By T. B. Aldrich
I know my own creation was divine.
Strewn on the breezy continents I see
The veined shells and burnished scales which once
Enclosed my being — husks that I had.
I brood on all the shapes I must attain
Before I reach the perfect, which is God.
For I am of the mountains and the sea
The deserts and the caverns in the earth
The catacombs and fragments of old worlds.
I was a spirit on the mountain tops,
A perfume in the valleys, a nomadic wind
Roaming the universe, a tireless voice.
I was ere Romulus and Remus were;
I was ere Nineveh and Babylon.
I was and am and evermore shall be
Progressing, never reaching to the end.
A hundred years I trembled in the grass
The delicate trefoil that muffled warm
A slope on Ida; for a hundred years
Moved in the purple gyre of those dark flowers
The Grecian woman strew upon the dead.
Under the earth in fragrant glooms I dwelt,
Then in the veins and sinews of a pine
On a lone isle, where from the Cyclades
A mighty wind like a leviathan
Ploughed through the brine and from those solitudes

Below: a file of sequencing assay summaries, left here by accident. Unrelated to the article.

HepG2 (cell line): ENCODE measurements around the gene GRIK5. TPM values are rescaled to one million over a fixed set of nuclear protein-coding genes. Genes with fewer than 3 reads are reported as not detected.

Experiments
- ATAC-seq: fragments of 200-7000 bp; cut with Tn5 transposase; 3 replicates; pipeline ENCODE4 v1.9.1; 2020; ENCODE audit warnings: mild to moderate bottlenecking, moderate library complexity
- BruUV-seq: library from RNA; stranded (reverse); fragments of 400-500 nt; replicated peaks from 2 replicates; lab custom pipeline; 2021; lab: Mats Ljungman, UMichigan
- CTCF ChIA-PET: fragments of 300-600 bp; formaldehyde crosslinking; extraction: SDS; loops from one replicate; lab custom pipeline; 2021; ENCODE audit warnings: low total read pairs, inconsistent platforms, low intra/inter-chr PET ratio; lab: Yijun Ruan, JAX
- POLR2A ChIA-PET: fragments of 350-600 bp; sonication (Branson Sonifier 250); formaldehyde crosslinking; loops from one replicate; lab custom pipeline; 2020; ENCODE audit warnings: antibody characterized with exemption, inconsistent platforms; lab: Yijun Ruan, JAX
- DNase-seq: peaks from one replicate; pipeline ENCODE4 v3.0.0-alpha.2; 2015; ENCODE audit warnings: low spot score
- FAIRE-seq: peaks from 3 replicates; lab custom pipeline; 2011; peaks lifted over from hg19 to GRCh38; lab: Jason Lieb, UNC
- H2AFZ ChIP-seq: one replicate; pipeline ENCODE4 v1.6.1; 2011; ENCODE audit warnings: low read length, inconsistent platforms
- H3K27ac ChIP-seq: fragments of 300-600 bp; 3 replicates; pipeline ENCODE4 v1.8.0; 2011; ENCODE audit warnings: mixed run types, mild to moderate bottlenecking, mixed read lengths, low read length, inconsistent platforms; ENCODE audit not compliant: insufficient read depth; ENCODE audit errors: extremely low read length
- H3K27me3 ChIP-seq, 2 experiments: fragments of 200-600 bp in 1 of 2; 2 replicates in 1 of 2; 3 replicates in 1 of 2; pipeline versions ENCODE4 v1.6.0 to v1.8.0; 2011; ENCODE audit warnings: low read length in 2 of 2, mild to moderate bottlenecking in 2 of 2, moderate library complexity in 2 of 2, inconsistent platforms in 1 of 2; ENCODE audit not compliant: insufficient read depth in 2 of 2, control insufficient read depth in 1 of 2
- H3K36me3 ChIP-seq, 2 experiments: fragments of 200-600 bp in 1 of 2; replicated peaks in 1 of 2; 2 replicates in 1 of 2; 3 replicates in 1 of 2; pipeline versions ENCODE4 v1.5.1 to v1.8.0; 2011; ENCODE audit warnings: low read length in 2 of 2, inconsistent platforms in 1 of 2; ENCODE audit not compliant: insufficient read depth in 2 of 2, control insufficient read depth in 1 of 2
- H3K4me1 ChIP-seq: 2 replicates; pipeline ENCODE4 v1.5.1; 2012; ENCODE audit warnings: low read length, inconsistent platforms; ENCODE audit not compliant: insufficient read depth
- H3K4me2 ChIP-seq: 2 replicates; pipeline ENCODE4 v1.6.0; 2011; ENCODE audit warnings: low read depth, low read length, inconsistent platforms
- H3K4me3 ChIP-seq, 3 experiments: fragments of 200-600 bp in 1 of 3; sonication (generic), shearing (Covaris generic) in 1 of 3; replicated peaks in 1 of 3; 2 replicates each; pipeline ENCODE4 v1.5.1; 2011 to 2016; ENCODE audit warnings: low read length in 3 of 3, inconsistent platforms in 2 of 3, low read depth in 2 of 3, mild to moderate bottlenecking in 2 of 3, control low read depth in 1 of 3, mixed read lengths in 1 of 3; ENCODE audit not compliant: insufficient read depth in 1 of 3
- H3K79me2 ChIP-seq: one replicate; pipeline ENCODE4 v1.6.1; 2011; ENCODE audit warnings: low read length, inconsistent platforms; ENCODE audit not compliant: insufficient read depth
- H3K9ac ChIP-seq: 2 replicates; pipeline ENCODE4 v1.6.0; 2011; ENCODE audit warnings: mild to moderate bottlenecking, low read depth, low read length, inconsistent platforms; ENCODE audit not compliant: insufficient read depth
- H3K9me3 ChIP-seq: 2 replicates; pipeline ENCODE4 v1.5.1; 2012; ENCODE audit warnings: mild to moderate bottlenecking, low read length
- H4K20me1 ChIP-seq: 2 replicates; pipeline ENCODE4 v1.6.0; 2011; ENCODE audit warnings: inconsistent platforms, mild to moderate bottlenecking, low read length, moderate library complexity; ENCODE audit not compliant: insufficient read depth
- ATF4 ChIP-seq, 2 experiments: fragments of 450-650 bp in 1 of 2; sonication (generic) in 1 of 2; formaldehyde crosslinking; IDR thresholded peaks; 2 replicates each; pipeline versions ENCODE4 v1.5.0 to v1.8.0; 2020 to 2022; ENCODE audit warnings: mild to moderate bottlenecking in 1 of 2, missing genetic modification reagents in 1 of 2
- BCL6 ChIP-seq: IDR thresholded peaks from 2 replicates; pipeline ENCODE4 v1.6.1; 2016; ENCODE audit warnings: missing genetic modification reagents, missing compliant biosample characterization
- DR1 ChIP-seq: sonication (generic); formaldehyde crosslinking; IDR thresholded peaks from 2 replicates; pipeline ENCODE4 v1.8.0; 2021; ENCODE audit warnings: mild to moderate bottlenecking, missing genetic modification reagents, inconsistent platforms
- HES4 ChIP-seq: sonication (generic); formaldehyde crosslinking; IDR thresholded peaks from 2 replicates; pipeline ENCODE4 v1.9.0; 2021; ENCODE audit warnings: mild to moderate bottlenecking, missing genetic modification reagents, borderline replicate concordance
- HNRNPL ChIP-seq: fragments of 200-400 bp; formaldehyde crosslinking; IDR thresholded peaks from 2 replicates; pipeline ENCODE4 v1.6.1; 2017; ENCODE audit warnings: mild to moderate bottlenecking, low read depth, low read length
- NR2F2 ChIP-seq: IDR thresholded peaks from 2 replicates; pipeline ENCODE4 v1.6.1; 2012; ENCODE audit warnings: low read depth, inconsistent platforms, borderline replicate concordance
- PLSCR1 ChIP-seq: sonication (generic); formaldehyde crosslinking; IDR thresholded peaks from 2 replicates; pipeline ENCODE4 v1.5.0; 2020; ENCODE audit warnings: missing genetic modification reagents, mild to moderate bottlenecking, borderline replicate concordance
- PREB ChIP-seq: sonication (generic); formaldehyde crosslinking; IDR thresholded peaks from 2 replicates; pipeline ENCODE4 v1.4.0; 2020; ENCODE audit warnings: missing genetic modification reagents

Sent silence frightened.
A century was as a single day.
What is a clay to an immortal soul?
A breath, no more. And yet I hold one hour
Beyond all price, — that hour when from the sky
A bird, I circled nearer to the earth
Nearer and nearer till I brushed my wings
Against the pointed chestnuts, where a stream
Leapt headlong down a precipice; and there
Gathering wild flowers in the cool ravine
Wandered a woman more divinely shaped
Than any of the creatures of the air.
I charmed her thought. I sang and gave her dreams,
Then nestled in her bosom. There I slept
From morn to noon, while in her eyes a thought
Grew sweet and sweeter, deepening like the dawn.
One autumn night I gave a quick low cry
As infants do: we weep when we are born,
Not when we die: and thus came I here
To walk the earth and wear the form of man,
To suffer bravely as becomes my state,
One step, one grade, one cycle nearer God.